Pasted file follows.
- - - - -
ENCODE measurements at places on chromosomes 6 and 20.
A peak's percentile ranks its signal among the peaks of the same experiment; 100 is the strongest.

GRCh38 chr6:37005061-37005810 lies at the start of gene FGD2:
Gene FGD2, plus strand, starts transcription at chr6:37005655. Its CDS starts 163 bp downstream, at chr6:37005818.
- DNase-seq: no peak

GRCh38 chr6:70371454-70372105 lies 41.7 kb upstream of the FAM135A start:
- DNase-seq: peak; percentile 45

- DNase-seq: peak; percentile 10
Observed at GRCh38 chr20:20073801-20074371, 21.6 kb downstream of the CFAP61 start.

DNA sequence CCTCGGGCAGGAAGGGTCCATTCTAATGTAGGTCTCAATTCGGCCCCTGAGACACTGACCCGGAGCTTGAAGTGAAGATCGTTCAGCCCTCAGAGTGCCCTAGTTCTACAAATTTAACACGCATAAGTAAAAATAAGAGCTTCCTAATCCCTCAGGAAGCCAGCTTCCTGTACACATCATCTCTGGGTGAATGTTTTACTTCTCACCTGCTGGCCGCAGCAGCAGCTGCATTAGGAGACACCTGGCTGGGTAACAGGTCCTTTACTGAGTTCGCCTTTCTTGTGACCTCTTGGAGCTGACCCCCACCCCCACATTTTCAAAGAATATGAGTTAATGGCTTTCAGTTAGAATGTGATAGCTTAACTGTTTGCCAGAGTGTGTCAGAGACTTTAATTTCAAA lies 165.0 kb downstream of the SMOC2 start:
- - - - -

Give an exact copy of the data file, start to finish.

ENCODE measurements at places on chromosomes 6 and 20.
A peak's percentile ranks its signal among the peaks of the same experiment; 100 is the strongest.

GRCh38 chr6:37005061-37005810 lies at the start of gene FGD2:
Gene FGD2, plus strand, starts transcription at chr6:37005655. Its CDS starts 163 bp downstream, at chr6:37005818.
- DNase-seq: no peak

GRCh38 chr6:70371454-70372105 lies 41.7 kb upstream of the FAM135A start:
- DNase-seq: peak; percentile 45

- DNase-seq: peak; percentile 10
Observed at GRCh38 chr20:20073801-20074371, 21.6 kb downstream of the CFAP61 start.

DNA sequence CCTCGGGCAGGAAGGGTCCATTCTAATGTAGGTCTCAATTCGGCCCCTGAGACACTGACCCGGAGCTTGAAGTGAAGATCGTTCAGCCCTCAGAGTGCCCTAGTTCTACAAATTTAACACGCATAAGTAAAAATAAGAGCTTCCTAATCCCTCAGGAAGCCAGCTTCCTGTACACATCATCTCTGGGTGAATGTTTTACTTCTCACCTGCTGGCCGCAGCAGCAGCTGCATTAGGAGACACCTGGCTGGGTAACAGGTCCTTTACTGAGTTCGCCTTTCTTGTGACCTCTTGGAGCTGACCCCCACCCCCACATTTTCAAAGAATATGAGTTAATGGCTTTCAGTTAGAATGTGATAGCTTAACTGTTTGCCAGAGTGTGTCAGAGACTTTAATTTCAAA lies 165.0 kb downstream of the SMOC2 start: